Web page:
ALEXANDRIA, Va. — The Virginia federal judge overseeing the trial of Paul Manafort agreed Monday to delay the start of the trial for six days.
The trial was to begin on Wednesday, July 25 in Alexandria, Virginia. Judge T.S. Ellis issued an order setting a new date of Tuesday, July 31.
Manafort's lawyers sought the delay, urging the judge to give them more time to review thousands of pages of new documents.
Defense lawyer Kevin Downing said he has received more than 120,000 pages of documents in just the past few weeks. Roughly 70,000 of them come from a laptop computer and another electronic device obtained from Richard Gates, Manafort's former partner, who pleaded guilty in February and has agreed to cooperate with prosecutors.
"This is the heart of the case," Downing said, referring to the material seized from Gates.
But Uzo Asonye, one of the prosecutors on the Robert Mueller team, said many of the items from the Gates computer are pictures, not documents. "I'm not sure what looking at pictures will do for this case," he said.
In a brief order announcing the delay Monday afternoon, Judge Ellis said, "There are equities and reasons on both sides," but gave no further explanation.
Manafort sat with his defense team in the Alexandria, Virginia federal courtroom during the morning, wearing a short-sleeved, dark green jail jumpsuit. His bail was revoked in mid-June after a federal judge in Washington, where he faces trial later this year, determined that he had attempted to influence potential witnesses.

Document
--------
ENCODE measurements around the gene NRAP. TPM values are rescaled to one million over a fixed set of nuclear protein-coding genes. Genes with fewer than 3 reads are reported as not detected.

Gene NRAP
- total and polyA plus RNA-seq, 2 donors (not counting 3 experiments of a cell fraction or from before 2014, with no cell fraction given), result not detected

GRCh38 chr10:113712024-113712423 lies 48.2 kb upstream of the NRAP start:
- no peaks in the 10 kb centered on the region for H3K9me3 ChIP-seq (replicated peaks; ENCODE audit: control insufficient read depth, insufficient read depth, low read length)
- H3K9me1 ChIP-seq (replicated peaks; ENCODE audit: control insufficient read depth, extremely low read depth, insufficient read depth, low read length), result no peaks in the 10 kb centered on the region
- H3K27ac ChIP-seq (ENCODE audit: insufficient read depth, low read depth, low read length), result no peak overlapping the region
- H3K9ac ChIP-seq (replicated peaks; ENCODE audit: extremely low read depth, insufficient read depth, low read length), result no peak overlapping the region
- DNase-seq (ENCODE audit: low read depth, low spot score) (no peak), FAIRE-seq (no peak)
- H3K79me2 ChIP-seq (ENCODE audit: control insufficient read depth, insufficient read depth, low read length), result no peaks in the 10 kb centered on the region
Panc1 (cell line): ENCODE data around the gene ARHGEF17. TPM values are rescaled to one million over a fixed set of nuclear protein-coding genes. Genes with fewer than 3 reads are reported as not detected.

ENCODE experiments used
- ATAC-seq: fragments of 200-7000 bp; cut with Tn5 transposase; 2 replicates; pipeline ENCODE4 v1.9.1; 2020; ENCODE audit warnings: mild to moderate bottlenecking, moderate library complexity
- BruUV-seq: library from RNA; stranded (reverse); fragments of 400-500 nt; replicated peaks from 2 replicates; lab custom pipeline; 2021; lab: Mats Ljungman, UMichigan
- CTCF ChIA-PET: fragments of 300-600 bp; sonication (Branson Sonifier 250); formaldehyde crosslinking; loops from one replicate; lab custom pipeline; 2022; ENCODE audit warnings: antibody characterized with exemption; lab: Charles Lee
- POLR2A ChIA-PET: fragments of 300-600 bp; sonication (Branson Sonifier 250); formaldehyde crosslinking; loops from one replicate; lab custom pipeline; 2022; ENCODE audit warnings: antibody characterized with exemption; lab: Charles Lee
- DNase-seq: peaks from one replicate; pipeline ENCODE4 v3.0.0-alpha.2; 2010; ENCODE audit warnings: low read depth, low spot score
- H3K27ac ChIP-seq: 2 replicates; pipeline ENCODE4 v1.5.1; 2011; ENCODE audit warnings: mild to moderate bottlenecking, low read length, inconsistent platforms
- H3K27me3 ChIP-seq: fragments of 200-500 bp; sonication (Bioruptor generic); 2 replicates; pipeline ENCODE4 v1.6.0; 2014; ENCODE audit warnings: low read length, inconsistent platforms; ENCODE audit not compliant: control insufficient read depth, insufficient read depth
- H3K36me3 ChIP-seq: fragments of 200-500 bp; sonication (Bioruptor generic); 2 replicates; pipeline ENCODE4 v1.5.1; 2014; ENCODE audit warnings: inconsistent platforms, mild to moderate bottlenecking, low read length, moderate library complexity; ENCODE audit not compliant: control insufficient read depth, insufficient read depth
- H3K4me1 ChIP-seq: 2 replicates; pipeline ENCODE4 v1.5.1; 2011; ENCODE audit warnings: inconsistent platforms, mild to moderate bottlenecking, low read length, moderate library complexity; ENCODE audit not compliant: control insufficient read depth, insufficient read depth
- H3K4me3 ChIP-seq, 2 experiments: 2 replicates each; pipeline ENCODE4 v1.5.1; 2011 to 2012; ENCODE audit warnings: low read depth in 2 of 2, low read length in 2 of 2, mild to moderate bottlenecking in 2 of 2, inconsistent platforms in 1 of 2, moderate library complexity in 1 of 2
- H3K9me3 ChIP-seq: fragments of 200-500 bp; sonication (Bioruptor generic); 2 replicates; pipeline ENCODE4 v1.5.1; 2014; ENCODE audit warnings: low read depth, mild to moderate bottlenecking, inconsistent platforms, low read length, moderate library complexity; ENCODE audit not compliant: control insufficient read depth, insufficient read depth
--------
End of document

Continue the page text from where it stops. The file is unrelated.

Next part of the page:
The charges in the trial have nothing to do with his work on the Trump campaign. Instead, Mueller's prosecutors accuse him of hiding at least $30 million that he earned while representing Russia's neighboring country of Ukraine and its president, Viktor Yanukovych, an ally of Russian President Vladimir Putin.
Court documents accuse Manafort of stashing money in banks in the United Kingdom, Cyprus, and the island nation of St. Vincent and the Grenadines to avoid paying taxes and to evade other bank reporting requirements.
Also Monday, the government disclosed its list of trial witnesses who, if called, will be granted immunity for their testimony. All were connected to financial institutions that did business with Manafort.
If convicted, Manafort, who is 69, could face ten years in prison.